First Flower of Spring

Today I spotted my first flowers of the year.  I found these flowers in wet, low lying woods.  I believe these are Anemone hepatica, although if anyone wants to disabuse me I’m willing to listen; I’ve never been a competent taxonomist.

Nothing flashy, but still heartening to see after a long spell of looking at monochrome vegetation.

Nothing flashy, but still heartening to see after a long spell of looking at monochrome vegetation.

The snow is entirely off the fields, with only small patches in the shady spots.  All over sprouts are beginning to emerge.  The pastures are a few weeks from having anything substantial for the animals to eat, but the inch-long blades of grass are harbingers of our grazing season.  The pigs and cattle are biding their time eating hay, looking longingly over the fence at the tiny green shoots.

The pigs are still eating hay, but the time for them to get into the back pastures and woods is getting nearer.  Hang in there, hogs.

The pigs are still in the winter yard, but the date for them to get into the back pastures and woods is getting nearer.  Hang in there, hogs.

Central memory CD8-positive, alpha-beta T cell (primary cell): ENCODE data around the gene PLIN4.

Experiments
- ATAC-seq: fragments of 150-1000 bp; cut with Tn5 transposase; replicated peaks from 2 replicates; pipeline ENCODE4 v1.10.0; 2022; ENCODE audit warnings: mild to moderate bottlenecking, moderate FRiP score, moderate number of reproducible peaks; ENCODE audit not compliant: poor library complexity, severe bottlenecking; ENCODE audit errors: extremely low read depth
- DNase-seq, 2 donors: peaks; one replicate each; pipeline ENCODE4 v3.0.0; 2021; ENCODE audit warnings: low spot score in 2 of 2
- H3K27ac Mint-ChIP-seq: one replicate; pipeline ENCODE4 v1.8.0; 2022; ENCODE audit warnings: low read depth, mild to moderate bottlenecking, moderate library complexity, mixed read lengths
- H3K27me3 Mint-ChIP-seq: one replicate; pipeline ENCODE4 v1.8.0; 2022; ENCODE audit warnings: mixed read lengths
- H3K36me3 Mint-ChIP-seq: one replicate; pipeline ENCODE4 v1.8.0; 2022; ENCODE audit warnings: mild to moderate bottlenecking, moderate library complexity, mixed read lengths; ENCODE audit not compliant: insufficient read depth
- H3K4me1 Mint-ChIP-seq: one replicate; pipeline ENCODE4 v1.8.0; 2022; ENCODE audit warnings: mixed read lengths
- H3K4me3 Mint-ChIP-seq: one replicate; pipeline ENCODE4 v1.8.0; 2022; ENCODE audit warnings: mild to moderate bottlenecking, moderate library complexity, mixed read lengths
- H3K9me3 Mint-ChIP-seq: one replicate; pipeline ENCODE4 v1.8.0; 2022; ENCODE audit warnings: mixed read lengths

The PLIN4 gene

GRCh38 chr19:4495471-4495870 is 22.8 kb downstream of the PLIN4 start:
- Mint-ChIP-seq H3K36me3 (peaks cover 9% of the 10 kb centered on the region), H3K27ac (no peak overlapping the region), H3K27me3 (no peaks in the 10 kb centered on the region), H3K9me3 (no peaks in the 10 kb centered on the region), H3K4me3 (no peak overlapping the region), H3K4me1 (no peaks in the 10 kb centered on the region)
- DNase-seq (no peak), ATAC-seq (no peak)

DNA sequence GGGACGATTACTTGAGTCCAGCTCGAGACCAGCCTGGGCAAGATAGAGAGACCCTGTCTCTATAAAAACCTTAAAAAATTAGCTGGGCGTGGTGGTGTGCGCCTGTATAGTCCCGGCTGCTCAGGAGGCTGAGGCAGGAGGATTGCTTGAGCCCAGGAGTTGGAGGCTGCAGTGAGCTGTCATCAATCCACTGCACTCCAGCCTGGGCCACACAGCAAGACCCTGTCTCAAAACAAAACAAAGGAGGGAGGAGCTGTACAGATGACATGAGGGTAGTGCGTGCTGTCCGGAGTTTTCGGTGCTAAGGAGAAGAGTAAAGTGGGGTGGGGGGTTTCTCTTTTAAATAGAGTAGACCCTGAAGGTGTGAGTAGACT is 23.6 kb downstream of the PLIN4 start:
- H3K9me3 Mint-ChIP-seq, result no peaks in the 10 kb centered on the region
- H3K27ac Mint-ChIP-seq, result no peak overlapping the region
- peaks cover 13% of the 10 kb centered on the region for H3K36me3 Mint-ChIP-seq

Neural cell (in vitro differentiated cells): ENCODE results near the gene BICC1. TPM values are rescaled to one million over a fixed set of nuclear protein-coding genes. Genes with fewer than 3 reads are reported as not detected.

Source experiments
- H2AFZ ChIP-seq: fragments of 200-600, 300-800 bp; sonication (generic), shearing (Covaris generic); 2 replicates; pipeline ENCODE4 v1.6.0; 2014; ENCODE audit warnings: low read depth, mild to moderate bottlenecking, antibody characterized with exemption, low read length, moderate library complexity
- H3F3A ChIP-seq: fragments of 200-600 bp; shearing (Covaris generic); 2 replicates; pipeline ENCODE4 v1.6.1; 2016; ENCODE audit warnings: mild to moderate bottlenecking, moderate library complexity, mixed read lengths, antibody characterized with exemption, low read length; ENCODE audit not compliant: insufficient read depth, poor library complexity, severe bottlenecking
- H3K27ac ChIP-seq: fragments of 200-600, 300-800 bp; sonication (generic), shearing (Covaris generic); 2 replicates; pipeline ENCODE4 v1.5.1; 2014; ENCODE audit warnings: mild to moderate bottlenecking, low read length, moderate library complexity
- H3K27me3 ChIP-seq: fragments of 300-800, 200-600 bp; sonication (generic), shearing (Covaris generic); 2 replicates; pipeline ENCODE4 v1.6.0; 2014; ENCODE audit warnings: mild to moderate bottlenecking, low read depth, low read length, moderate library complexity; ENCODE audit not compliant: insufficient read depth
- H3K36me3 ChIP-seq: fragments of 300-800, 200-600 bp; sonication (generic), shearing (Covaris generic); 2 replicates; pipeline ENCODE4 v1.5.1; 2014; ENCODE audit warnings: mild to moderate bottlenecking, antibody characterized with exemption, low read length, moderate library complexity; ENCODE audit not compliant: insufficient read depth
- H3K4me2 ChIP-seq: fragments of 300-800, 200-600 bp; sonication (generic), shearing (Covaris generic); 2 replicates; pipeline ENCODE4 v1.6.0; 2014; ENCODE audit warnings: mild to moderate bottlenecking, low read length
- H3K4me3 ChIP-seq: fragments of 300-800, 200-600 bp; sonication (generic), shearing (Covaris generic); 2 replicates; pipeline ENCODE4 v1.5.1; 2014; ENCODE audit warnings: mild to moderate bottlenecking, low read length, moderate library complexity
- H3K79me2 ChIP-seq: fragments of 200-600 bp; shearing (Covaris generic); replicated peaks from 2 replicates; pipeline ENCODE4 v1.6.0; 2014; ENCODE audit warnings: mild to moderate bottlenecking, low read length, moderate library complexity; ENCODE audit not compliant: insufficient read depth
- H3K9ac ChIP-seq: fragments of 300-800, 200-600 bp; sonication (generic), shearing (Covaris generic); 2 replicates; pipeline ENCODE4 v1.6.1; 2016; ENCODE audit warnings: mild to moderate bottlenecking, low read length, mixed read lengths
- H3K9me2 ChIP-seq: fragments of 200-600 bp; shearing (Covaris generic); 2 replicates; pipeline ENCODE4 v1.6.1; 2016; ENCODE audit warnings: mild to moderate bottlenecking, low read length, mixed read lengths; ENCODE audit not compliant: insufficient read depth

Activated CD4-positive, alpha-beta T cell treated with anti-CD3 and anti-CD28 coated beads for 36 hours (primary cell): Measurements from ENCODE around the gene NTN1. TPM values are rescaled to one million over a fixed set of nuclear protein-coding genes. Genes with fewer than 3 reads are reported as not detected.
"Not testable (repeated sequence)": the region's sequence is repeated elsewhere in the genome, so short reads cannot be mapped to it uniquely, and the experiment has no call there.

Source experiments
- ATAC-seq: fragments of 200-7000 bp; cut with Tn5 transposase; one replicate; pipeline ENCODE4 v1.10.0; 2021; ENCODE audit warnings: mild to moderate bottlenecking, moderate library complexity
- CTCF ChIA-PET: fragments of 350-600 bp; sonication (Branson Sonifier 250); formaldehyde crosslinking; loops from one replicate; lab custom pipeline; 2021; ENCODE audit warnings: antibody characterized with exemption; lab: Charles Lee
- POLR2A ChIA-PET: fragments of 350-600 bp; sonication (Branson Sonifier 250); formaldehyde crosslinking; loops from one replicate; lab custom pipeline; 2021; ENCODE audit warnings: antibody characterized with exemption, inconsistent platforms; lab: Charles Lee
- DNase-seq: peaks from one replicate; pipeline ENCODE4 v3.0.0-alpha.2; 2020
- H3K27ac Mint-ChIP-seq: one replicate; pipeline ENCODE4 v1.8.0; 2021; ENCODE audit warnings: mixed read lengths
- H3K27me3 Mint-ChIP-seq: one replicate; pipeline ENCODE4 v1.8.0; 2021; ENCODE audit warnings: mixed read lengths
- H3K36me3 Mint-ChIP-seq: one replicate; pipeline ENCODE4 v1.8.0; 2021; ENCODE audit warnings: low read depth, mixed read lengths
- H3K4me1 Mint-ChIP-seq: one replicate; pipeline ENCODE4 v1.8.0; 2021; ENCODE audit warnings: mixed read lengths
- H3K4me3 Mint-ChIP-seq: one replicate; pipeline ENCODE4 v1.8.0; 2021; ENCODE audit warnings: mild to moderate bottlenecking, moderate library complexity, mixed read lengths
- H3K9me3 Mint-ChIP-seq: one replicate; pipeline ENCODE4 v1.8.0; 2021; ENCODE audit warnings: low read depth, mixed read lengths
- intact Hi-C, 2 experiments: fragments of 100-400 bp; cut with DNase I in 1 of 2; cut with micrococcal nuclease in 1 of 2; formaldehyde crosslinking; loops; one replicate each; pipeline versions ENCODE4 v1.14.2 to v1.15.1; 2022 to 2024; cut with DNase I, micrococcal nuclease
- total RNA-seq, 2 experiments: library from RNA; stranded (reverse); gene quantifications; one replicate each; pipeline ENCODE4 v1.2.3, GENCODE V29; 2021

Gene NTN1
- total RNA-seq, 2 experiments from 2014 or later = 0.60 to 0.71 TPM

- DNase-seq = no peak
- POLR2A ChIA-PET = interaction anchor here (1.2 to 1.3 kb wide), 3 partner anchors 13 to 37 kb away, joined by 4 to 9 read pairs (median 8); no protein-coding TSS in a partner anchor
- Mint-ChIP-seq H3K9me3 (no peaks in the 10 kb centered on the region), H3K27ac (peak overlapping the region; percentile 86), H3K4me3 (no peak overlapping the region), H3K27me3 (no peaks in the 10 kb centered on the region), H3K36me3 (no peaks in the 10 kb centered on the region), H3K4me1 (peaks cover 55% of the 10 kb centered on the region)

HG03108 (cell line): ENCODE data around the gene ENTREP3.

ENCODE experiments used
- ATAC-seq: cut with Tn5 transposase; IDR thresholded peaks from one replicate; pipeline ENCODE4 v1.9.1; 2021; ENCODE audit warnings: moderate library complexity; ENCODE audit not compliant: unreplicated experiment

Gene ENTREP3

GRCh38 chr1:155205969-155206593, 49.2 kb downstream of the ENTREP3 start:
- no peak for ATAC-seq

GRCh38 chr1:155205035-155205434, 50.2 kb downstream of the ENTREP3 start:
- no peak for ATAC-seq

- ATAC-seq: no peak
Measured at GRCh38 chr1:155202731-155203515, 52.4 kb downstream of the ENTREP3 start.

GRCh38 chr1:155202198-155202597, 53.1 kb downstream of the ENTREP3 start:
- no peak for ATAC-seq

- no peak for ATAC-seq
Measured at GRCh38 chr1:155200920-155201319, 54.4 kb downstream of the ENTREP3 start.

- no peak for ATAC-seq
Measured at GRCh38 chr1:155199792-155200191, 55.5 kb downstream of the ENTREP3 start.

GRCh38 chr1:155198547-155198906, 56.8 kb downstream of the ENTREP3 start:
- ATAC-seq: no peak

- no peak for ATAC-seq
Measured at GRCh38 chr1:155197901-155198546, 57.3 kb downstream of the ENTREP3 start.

5 Comments on “First Flower of Spring

  1. Some of our pigs are 1/2 red wattle and a few of them have cartilagenous growths in their ears. Have you seen this in purebreds or other crosses? I’ve done less homework on the topic than you, by which I mean you’re blog post here constitutes the entirety of my research, but I wondered if red wattle genes coded for extra cartiliage all over the head…

    • Edmund, I haven’t noticed anything abnormal about their ears. Their ears seem to be about the same as other flop-eared breeds. But I may not be paying close attention. Where are you finding the cartilage?

      • So my pigs are 1/2 red wattle, 1/4 duroc, 1/4 hereford. Some have floppy ears, some have upright. Some have hereford faces, some are all red. One had a single wattle on his right in the “normal” place for those growths. One of the hereford faced gilts with floppy ears has two little nubbins on the outside base of her ear. Another hereford faced gilt with flop ears has a small growth inside one ear.

      • I don’t know what to make of that. Were these pigs imported from Chernobyl or Fukushima?

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